EU-Turkey tensions threaten complex migrant crisis deal

Tensions between EU countries and Turkey threatened to unwind a complex deal to resolve the migrant crisis during long negotiations at a summit of EU leaders.

EU-Turkey tensions threaten complex migrant crisis deal

Several countries fear that an agreement to send refugees back to Turkey is not legal under international law.

Lawyers for the EU institutions however were insisting it is legal as every person applying for international protection would have their case considered in the normal way and would be able to appeal any decision.

The Latvian president, Dalia Grybauskaite, summed up the attitude of several leaders when she said the proposal was “very complicated, very difficult to implement and is on the edge of international law”.

There was some comfort, however, offered by the Council of Europe — which is separate from the EU, and oversees the European Convention on Human Rights. It welcomed that all asylum seekers would be treated individually with no question of blanket returns.

However, some were not reassured about the Turkey deal. Belgian prime minister Charles Michel described it as “a form of blackmail” and said the EU was “not going to be duped”.

Taoiseach Enda Kenny was not optimistic. “This meeting will concentrate on the migration issue and it’s not going to be easy to solve”, he said but described the draft as “acceptable”.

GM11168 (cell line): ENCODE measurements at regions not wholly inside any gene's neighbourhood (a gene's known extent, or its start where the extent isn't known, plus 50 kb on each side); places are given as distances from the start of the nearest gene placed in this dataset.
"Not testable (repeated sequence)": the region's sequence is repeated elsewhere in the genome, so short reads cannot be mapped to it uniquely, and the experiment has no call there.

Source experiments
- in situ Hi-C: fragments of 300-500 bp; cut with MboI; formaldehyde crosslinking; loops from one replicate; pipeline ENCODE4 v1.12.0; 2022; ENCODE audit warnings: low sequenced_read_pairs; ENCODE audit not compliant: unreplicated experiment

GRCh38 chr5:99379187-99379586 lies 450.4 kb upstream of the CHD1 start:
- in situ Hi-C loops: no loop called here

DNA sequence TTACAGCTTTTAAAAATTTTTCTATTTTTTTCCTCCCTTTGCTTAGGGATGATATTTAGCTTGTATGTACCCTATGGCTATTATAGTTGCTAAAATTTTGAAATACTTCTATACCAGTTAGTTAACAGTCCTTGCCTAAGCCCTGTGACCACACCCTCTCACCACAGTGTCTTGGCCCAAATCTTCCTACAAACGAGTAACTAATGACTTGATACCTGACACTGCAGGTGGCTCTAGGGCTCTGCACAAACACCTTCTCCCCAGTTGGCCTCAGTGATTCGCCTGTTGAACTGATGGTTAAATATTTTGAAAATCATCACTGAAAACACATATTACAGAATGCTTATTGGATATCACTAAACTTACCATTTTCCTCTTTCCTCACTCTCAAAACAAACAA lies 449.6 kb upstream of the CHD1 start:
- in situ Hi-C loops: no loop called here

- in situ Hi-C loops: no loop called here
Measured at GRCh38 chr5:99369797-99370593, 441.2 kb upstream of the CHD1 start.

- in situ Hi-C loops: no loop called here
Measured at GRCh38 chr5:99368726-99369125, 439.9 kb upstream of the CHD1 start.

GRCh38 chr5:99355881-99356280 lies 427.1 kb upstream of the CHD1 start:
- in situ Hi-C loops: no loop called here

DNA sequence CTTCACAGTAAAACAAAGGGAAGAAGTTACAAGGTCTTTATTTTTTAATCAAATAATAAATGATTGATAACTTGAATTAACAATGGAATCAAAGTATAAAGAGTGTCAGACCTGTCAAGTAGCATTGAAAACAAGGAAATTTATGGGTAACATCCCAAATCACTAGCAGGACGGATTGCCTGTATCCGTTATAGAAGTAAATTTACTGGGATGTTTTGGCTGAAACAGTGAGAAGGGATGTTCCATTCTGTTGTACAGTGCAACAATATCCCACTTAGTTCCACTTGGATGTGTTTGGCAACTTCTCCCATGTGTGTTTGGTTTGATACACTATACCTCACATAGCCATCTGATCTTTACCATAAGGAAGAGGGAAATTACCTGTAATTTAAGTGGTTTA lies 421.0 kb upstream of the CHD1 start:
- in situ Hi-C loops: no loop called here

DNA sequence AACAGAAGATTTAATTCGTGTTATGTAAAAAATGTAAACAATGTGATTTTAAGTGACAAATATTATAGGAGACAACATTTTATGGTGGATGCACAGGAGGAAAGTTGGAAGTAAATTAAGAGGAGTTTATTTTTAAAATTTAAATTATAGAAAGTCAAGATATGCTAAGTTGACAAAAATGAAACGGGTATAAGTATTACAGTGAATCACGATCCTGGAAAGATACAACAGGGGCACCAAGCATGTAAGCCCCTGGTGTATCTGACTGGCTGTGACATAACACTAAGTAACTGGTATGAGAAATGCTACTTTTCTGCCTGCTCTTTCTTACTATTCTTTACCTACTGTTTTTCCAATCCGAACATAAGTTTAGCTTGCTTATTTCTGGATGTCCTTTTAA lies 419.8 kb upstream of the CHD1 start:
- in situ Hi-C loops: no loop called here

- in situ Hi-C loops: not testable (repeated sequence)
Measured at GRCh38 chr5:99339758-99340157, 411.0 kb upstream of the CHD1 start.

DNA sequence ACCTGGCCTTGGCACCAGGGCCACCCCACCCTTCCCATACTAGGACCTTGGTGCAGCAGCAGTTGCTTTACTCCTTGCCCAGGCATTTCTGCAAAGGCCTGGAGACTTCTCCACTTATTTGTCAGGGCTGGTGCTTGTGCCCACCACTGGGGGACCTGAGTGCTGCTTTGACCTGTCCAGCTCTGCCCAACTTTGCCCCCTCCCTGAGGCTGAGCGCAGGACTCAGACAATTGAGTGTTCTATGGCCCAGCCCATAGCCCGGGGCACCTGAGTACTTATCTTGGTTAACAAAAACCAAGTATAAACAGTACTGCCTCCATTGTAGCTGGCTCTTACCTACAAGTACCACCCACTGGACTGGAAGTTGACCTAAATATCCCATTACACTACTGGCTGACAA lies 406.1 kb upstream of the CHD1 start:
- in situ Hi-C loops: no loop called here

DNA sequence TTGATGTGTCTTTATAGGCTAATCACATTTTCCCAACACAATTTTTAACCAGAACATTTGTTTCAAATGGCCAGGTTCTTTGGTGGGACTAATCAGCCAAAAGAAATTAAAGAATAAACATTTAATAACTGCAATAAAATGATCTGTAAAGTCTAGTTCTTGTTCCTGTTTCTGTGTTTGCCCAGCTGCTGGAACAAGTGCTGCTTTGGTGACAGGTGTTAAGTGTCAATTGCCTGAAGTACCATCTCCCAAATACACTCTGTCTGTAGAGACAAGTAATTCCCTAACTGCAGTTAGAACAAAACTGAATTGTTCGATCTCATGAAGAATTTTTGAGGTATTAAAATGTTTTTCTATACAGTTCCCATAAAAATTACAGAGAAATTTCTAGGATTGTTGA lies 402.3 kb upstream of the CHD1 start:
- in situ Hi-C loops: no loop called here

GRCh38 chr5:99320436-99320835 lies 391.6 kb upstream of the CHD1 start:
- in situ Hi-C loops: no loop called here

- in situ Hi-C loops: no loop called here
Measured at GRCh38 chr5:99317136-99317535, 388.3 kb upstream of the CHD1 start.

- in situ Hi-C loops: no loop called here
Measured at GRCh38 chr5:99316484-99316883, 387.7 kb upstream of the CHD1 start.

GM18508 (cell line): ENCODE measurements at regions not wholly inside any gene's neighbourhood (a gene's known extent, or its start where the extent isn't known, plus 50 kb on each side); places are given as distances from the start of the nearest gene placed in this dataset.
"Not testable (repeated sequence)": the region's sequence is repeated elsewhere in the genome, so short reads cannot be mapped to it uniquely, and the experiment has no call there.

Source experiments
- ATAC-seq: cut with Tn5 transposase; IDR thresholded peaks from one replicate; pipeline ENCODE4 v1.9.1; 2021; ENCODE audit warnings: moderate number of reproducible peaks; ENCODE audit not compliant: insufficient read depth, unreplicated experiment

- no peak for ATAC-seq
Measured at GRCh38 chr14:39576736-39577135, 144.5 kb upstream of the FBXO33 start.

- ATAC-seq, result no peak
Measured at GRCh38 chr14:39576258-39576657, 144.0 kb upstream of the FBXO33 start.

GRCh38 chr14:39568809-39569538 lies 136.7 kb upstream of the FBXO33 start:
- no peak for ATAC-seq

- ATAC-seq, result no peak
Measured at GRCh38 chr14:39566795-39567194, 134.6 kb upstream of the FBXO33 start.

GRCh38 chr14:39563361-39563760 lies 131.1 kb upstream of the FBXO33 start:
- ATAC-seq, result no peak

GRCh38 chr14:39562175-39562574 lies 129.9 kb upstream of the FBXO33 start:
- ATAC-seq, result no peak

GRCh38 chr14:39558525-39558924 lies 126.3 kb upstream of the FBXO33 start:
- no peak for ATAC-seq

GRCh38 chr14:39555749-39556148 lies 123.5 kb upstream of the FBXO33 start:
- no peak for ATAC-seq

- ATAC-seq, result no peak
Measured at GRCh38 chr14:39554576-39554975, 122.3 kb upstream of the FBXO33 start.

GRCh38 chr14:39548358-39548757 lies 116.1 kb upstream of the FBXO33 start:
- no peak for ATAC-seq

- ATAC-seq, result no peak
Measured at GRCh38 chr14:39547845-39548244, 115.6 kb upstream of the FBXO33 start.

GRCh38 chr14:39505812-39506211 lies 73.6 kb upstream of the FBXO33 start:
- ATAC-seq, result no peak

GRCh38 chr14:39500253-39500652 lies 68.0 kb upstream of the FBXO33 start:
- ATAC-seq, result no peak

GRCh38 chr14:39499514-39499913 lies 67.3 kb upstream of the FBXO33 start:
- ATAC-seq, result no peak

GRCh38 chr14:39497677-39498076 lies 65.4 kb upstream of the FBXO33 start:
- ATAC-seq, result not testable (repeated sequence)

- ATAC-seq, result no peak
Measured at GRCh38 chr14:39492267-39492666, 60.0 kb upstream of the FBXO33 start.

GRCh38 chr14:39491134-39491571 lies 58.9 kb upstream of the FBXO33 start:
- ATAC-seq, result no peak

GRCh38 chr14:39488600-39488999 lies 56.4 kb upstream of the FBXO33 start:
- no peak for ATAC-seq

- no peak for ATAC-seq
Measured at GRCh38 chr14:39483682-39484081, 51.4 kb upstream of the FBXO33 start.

It allows for the removal of all migrants on the Greek islands to the mainland where their request for protection will be considered.

All Syrians are likely to be successful together with Iraqis and Afghans, and it is expected they will be allocated to member states who have pledged 72,000 over two years, including 4,000 to Ireland.

Any migrants arriving on the islands from Turkey after this will have their request for asylum considered.

Those who qualify will, however, be returned to Turkey where they will go to the back of queue of this applying to come to Europe. For each Syrian returned, the EU will agree to take a Syrian refugee from Turkey.

Reception centres in Greece and Italy are being beefed-up to allow them accept and process asylum seekers. The timing of when all this will happen is seen as critical because of fears that once announced, there will be a massive influx of refugees desperate to get to the EU before the border with Turkey is finally shut.

The EU has already promised €3 billion to Turkey to be spent — in conjunction with UN supervision — on their 2.6 million Syrian refugees and they are expected to agree to an additional €3 billion up to 2018.

The second major problem was with Turkey’s request for long-stalled talks on joining the EU to be resurrected. Cyprus has vetoed this because of the partition of the island following the Turkish invasion and occupation of the island since the 1970’s.

Negotiations between leaders in both parts of the island have progressed well but Cyprus wants Turkey to lift its ban on their ships docking and their airplanes landing in Turkey among other points before agreeing that the EU can open five more chapters in the accession talks.

Turkish president Recep Tayyip Erdogan is most interested in securing visa free travel for his citizens to the EU. This would be short stay, 90-day, visas that they say are mostly required by business people.

The EU had already agreed to introduce this in October but Turkey wanted it brought forward to June. However, they have still to fulfil 32 of 74 conditions which many doubt they will be able to do.

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